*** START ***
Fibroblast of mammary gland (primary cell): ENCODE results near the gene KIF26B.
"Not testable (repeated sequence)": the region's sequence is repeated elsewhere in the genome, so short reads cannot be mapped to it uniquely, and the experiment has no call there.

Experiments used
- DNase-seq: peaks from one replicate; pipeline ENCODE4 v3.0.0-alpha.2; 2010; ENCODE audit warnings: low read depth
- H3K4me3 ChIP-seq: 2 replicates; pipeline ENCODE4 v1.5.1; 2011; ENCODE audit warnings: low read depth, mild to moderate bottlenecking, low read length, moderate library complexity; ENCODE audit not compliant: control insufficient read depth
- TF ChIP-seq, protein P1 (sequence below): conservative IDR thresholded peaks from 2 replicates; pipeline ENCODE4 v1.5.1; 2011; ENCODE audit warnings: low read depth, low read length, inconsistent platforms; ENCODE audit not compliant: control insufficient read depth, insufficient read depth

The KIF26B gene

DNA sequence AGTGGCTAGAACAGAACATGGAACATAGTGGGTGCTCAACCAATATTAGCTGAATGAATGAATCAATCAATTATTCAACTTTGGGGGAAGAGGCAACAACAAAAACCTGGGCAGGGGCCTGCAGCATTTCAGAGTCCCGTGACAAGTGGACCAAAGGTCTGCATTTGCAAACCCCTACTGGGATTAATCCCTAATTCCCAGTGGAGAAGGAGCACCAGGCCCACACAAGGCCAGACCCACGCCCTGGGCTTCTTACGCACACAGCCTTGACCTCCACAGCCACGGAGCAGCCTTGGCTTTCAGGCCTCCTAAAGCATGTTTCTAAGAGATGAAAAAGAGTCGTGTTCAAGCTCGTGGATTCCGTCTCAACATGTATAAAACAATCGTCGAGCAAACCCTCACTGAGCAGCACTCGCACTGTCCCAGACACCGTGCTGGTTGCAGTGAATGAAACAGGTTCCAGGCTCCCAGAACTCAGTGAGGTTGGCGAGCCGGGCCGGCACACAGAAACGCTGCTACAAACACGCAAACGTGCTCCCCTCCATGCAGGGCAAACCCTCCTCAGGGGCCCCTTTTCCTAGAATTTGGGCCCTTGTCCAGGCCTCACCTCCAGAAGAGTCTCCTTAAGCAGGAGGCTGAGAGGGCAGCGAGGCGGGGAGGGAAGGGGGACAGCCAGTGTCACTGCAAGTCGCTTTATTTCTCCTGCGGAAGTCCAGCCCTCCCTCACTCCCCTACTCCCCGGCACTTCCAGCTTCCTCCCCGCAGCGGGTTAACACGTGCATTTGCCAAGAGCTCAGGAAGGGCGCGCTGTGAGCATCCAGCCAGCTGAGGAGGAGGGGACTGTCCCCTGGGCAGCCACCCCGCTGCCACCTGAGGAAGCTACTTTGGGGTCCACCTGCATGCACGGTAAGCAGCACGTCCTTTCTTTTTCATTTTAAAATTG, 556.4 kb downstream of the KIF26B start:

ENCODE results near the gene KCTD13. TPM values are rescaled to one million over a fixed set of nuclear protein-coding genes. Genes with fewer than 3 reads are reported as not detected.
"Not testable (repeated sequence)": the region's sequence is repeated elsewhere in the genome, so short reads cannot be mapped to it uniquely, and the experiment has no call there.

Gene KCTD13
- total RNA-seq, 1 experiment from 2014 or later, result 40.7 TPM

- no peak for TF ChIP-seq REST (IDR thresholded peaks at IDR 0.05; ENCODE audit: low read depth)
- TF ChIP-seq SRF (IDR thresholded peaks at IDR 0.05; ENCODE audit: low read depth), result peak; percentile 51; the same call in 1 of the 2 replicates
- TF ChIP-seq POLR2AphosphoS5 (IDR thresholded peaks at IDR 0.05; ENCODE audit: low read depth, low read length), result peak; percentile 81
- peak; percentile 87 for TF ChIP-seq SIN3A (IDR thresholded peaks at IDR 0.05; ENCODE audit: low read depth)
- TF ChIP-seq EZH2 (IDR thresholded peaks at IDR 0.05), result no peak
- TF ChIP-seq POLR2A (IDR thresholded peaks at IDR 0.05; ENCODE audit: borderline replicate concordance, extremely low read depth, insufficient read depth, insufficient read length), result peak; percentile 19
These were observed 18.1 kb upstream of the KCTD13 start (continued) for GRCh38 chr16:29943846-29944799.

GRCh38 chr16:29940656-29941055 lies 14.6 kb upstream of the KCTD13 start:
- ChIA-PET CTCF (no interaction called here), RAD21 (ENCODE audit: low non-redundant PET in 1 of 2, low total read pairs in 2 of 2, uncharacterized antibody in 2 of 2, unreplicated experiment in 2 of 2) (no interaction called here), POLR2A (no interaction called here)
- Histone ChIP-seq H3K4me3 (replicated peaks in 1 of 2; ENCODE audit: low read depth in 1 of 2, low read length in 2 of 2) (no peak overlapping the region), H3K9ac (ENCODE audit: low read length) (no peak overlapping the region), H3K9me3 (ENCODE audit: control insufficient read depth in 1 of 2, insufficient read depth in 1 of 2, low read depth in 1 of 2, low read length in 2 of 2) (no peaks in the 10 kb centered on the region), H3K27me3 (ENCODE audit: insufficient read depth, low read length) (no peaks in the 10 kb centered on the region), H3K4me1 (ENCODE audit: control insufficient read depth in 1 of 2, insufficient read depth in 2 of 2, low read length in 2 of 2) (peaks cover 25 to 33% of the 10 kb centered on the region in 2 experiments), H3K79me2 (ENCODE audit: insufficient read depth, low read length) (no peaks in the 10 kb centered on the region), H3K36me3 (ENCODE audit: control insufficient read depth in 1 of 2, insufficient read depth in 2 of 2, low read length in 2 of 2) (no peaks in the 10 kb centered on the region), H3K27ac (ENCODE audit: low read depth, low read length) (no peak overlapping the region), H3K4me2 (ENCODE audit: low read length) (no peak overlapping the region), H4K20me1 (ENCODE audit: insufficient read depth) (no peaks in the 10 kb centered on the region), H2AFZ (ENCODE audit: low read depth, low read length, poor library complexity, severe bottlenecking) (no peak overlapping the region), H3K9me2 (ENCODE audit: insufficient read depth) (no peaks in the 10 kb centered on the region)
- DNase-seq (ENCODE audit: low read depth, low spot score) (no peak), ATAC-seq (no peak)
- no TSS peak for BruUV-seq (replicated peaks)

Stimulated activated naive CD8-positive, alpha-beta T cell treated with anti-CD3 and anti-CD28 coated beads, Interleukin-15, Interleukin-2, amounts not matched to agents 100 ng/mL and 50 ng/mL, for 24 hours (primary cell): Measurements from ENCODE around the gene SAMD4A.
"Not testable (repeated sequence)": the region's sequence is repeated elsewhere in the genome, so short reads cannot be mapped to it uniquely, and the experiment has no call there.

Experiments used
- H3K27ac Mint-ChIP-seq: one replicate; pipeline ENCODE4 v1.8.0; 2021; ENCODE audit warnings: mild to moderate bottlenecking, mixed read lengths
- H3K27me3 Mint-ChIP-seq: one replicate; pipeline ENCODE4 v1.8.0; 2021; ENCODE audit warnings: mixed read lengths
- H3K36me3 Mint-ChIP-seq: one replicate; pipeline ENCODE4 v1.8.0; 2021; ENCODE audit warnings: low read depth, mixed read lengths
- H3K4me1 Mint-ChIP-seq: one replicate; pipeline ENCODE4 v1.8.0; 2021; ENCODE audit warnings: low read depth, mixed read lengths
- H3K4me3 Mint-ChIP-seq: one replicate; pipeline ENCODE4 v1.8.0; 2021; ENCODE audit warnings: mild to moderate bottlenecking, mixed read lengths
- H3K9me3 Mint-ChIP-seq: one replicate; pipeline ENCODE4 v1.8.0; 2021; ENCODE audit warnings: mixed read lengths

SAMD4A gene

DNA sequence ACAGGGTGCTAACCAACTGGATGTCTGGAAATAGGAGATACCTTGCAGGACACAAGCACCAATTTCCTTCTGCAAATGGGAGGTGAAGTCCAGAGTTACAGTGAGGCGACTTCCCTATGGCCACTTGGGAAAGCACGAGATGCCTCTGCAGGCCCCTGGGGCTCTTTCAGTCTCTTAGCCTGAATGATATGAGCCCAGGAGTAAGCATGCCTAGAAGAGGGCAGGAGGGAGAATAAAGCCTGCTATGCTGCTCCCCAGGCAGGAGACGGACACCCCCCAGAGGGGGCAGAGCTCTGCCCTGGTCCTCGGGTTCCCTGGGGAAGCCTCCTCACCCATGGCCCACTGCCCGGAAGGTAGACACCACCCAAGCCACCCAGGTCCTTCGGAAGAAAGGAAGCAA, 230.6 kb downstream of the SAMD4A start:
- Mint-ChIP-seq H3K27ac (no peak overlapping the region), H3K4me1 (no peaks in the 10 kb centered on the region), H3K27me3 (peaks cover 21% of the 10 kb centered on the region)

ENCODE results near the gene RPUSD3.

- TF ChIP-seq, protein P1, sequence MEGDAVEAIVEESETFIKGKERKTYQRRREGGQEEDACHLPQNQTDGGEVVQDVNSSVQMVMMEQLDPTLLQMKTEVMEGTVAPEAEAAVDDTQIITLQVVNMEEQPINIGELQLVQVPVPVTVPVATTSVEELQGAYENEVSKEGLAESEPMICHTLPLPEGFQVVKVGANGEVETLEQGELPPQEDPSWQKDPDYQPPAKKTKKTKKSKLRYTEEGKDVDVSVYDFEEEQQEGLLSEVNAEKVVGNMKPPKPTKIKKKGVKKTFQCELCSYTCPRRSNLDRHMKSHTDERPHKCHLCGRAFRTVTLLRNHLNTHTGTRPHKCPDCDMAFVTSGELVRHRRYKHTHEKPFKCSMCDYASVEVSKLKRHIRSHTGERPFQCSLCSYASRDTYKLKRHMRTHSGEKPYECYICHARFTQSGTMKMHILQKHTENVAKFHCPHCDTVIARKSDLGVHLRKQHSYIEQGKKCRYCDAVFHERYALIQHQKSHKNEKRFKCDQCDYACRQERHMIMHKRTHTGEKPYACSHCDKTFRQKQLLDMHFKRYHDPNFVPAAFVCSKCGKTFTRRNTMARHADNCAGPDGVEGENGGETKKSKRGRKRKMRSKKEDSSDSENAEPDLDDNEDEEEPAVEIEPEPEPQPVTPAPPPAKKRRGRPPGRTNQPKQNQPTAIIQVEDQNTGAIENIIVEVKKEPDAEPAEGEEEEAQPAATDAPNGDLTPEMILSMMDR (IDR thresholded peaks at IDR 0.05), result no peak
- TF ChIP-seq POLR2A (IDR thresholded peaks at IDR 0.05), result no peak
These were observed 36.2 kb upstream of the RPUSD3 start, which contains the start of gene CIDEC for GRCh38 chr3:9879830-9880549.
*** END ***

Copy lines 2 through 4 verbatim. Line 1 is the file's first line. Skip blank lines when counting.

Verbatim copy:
"Not testable (repeated sequence)": the region's sequence is repeated elsewhere in the genome, so short reads cannot be mapped to it uniquely, and the experiment has no call there.

Experiments used
- DNase-seq: peaks from one replicate; pipeline ENCODE4 v3.0.0-alpha.2; 2010; ENCODE audit warnings: low read depth